Mondays | 7pm | NYC
Email us for details: firstname.lastname@example.org
Are you in Debt?
Decentralized, on- and off-line, crossing institutional hierarchies in both public and private spaces, artists contextualize their work within the narratives of their actual economic lives. Collectors receive artwork in exchange for checks directly to the artist’s loaning banks.
In DebtFair, Art = Liberation
This August, we’ll stage a meetup where artists interview each other about their debt. This information will go on our website alongside responses to our call for new statistics about the debt crisis in the arts, creating an intellectual context rooted in economic reality rather than luxury escapism.
In September, DebtFair will hit the streets of New York City. The fair is decentralized, mapped as a layer onto the city and connected through unique booths, maps, and performances. Artists themselves will design the innovative booths to cross the lines of institutional hierarchies as well as public and private spaces. Audiences and collectors will find booths within art galleries, non-profit spaces, sidewalks, bank lobbies, private homes, bodegas, and studios. The artists will be present at the fair to discuss their work and their economic lives. When a collector wants to support an artist’s work through real interaction, they write a check directly to the loaning bank in exchange for art. We encourage offerings of work at many levels from small Kickstarter gift-like amounts to help spread the love, to pieces that trade for complete debt bailouts.
Overall student debt has tripled since 2004, while defaults have soared 36% in the last year alone. And so, as the top of the art market booms, a generation of artists and art workers — the “roots” of the cultural ecosystem — is sinking deep into debt. Many begin their professional art journeys walking out of higher education owing six figures they are not likely to repay with precarious jobs and internships.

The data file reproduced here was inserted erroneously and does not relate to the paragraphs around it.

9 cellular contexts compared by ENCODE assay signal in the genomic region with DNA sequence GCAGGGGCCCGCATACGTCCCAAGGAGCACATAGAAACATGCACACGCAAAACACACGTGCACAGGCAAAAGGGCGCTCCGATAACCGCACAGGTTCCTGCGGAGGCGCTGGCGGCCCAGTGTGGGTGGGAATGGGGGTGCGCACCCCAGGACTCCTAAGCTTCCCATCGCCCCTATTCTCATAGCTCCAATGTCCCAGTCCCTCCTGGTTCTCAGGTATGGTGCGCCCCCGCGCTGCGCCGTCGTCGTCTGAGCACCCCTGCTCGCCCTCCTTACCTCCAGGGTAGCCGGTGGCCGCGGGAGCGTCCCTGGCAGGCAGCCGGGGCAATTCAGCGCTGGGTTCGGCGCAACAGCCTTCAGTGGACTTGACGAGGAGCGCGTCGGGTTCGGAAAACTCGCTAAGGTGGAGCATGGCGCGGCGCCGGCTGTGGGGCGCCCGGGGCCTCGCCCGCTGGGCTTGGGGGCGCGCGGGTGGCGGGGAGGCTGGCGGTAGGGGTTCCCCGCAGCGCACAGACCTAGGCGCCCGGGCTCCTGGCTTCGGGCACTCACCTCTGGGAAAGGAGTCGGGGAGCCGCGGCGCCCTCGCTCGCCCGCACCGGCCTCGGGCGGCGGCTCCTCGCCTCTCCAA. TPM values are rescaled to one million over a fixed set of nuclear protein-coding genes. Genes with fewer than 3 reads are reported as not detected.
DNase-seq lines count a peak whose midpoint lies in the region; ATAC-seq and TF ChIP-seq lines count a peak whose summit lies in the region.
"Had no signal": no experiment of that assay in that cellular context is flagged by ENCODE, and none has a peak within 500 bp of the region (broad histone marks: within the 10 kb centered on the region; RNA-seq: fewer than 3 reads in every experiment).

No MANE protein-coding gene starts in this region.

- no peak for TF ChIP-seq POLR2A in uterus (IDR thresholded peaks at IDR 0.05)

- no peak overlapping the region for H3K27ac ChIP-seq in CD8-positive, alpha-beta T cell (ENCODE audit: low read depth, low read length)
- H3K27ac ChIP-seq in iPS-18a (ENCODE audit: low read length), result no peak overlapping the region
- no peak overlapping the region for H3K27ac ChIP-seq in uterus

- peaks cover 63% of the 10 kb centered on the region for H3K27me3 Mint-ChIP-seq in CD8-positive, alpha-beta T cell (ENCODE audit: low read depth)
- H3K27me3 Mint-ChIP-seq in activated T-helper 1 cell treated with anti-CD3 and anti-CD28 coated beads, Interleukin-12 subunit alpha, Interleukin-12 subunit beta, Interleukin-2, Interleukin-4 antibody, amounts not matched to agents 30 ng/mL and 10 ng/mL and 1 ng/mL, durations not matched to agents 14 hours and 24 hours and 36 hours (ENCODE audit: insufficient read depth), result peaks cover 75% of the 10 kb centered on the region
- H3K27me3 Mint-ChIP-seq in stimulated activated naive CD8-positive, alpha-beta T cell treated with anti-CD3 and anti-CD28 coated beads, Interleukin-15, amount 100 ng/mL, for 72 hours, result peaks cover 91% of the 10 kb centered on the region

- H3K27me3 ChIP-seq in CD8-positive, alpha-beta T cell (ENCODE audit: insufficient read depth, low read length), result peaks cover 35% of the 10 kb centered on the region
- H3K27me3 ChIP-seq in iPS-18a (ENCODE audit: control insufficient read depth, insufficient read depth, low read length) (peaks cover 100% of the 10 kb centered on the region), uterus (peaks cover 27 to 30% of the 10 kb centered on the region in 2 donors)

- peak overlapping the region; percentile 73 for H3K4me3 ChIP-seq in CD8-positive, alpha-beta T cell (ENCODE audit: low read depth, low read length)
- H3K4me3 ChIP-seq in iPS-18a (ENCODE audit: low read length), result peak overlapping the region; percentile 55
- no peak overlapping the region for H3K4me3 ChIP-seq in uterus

Many players are involved. Universities continue to advertise increasingly expensive MFAs and banks freely offer government-backed loans which artists willingly accept, sold on illusionistic free-market ambitions. Meanwhile, wealthy collectors collude with 1% galleries and auction houses to skim the cream off of this debtors system, turning a cold shoulder to the harsh economic reality of the 99%. We are experiencing a big bubble here: the art world has become one giant debt fair, and the 1% of the 1% are its only beneficiaries.
We can support artists and institutions who contribute to public culture rather than “Friezing” art into assets where the very few benefit at the expense of the many. It’s time to model a sustainable cultural bailout. Mutual aid is the exchange rate of a sustainable future.